GOP congresswoman questions 'constitutionality' of elections Trump lost

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Rep. Elise Stefanik (R-NY) also falsely claimed the secretaries of state in places that swung away from Trump are all unelected.

A Republican U.S. representative gave a demonstrably false reason on Tuesday for her decision to participate in a last-ditch scheme to overturn the results of the 2020 presidential election.

Rep. Elise Stefanik of New York told Fox News that she will join more than a hundred House Republicans on Wednesday in objecting to certification of the results of voting in the Electoral College in swing states won by President-elect Joe Biden.

Without offering any evidence of election fraud or theft, she said that she would attempt to block the counting of those electoral votes because many people think there might have been fraud and theft.

"I believe that this debate and discussion is owed to the American people. You have tens of millions of Americans who really have questions about the ballot integrity and election security," Stefanik said.

She then suggested that "unelected" state officials had broken the law in making changes to voting procedures in response to the coronavirus pandemic.

"I also have serious questions about the constitutionality of unilateral changes that were made in multiple states by unelected bureaucrats — secretaries of state — who circumvented state legislatures," she charged. "In many states they did not follow their own states' election law."

However, in all but one of the six states whose electoral votes House Republicans reportedly plan to challenge, the secretary of state is an elected position.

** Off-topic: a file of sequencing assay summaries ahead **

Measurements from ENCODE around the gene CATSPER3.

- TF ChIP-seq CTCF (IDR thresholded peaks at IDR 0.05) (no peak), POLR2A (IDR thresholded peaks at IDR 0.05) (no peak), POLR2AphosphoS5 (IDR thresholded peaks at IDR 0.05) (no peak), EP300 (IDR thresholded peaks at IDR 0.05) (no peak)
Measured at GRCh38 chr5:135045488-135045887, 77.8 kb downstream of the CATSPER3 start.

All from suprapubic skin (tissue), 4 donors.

The secretary of the commonwealth in Pennsylvania, which Donald Trump won in 2016 but lost in 2020, is appointed by the governor. In Arizona, Georgia, Michigan, Wisconsin, and Nevada, the secretary of state is elected.

Both Georgia and Nevada have elected Republicans serving in those positions — and much to Trump's dismay, Nevada enacted legislation to implement universal voting by mail last August.

And while Pennsylvania Secretary of the Commonwealth Kathy Boockvar was appointed to her post, the major changes to Pennsylvania's election process in 2020 were a result of the state's Supreme Court's interpretation of the state constitution, not unilateral actions on Boockvar's part.

Some state officials did implement measures to make it easier to vote by mail during the COVID-19 pandemic, but were within their executive authority in doing so. Numerous legal challenges to such measures were rejected by state and federal courts.

Stefanik is part of a large GOP contingent — more than 100 representatives and at least 12 senators — attempting to overturn Biden's win. But she joined all but two House Republicans in voting to seat all of the members of Congress elected from those same six states in the very same election they are questioning — under the very same rules.

With majorities in the House and Senate opposed to the attempt to overturn the will of the voters, the challenges during Wednesday's joint session of Congress are almost certain to fail.

Published with permission of The American Independent Foundation.